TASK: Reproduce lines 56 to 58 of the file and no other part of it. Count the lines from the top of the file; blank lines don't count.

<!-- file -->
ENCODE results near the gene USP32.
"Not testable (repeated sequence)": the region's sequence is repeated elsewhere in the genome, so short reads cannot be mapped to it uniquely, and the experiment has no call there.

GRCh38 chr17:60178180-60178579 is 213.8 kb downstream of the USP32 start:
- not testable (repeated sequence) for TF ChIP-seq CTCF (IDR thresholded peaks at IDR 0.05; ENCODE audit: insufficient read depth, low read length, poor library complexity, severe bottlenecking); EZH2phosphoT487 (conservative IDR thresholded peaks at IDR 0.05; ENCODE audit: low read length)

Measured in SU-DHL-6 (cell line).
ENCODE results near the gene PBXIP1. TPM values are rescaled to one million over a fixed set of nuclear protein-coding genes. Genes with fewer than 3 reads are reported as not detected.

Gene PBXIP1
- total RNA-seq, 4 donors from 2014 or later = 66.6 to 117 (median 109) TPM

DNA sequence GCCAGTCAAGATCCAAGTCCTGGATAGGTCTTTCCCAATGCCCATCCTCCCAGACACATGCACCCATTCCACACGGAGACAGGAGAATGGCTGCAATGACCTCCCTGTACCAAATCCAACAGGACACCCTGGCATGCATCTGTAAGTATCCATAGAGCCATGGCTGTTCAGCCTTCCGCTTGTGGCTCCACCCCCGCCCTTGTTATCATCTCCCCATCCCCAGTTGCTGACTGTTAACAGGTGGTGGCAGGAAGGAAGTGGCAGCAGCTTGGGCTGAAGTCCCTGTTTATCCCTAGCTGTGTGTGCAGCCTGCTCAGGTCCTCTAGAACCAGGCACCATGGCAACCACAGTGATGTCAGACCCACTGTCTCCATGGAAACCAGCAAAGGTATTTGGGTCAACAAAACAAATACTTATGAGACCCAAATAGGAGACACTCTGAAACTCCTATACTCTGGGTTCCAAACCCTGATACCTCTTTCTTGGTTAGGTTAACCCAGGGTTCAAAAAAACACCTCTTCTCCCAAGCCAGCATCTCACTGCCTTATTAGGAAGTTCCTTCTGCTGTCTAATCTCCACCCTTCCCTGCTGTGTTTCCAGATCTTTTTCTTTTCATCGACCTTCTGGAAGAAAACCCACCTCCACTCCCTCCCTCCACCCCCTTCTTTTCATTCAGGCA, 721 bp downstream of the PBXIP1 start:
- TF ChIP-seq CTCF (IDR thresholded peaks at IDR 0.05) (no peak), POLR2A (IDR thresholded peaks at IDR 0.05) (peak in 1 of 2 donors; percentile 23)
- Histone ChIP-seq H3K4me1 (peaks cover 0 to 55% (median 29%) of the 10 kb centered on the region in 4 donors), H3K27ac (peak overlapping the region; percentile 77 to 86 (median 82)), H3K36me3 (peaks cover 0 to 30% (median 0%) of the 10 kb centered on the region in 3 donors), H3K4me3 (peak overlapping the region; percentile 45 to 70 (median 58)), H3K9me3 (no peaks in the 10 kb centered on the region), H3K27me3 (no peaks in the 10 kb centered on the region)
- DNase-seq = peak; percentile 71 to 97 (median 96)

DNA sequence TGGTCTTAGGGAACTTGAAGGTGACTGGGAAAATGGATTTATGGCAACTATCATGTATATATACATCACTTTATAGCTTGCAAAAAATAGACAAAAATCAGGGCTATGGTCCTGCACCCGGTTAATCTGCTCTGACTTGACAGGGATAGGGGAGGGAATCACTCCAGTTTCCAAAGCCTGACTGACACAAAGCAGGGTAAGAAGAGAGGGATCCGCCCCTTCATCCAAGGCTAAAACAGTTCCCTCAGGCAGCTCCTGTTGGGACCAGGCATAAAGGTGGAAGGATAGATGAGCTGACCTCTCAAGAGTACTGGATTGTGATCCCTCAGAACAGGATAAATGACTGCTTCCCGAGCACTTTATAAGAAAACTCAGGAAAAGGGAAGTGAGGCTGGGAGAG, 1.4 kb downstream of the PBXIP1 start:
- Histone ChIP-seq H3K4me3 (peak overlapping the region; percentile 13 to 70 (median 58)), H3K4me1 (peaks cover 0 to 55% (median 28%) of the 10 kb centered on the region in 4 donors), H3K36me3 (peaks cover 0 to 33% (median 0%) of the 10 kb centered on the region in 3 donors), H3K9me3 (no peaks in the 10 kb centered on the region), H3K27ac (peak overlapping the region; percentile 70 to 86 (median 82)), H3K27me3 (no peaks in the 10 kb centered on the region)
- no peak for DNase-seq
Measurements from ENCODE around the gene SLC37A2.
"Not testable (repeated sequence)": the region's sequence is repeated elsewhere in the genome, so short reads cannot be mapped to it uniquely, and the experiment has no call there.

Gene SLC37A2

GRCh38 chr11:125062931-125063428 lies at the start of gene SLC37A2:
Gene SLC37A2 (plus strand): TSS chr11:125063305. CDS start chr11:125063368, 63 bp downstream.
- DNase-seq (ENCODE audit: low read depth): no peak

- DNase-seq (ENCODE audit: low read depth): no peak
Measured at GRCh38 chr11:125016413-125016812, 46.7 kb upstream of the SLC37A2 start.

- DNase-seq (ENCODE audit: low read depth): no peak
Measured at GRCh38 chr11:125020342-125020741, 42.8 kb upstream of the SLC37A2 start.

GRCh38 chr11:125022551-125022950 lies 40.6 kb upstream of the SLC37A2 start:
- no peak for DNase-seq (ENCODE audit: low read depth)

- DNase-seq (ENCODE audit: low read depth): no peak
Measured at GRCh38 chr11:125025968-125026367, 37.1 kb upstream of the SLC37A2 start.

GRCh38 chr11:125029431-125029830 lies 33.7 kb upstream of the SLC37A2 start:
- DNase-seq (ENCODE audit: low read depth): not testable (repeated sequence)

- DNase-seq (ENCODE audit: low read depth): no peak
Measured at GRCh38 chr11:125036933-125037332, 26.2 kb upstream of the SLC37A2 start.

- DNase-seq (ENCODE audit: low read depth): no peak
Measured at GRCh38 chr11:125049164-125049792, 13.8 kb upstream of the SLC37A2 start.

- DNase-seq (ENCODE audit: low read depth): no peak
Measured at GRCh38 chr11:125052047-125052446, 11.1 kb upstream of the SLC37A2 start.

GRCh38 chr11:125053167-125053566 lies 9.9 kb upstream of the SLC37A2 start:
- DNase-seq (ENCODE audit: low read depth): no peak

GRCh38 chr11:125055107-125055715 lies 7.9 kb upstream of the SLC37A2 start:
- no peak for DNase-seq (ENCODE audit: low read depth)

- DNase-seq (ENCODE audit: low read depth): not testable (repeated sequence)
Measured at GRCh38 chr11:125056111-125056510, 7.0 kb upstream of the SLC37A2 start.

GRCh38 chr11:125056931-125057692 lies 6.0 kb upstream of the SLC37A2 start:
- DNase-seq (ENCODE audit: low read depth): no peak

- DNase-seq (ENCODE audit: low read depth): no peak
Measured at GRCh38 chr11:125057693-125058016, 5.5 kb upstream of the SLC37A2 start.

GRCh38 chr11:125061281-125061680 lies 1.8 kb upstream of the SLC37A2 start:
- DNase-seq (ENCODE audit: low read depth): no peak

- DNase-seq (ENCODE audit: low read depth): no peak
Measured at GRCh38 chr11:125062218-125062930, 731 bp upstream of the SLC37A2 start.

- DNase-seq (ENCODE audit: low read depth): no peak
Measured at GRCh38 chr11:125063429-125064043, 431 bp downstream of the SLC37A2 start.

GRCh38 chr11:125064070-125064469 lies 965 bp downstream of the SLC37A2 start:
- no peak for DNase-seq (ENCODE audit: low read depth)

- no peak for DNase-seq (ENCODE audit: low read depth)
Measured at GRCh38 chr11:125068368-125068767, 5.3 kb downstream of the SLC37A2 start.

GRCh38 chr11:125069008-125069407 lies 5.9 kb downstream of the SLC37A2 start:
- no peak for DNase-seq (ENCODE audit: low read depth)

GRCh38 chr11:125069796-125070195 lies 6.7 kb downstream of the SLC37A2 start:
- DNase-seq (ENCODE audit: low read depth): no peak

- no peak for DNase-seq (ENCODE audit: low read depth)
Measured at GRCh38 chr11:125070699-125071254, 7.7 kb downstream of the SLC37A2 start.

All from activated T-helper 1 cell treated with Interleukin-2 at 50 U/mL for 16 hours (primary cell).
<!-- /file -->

- no peak for DNase-seq (ENCODE audit: low read depth)
Measured at GRCh38 chr11:125068368-125068767, 5.3 kb downstream of the SLC37A2 start.

GRCh38 chr11:125069008-125069407 lies 5.9 kb downstream of the SLC37A2 start: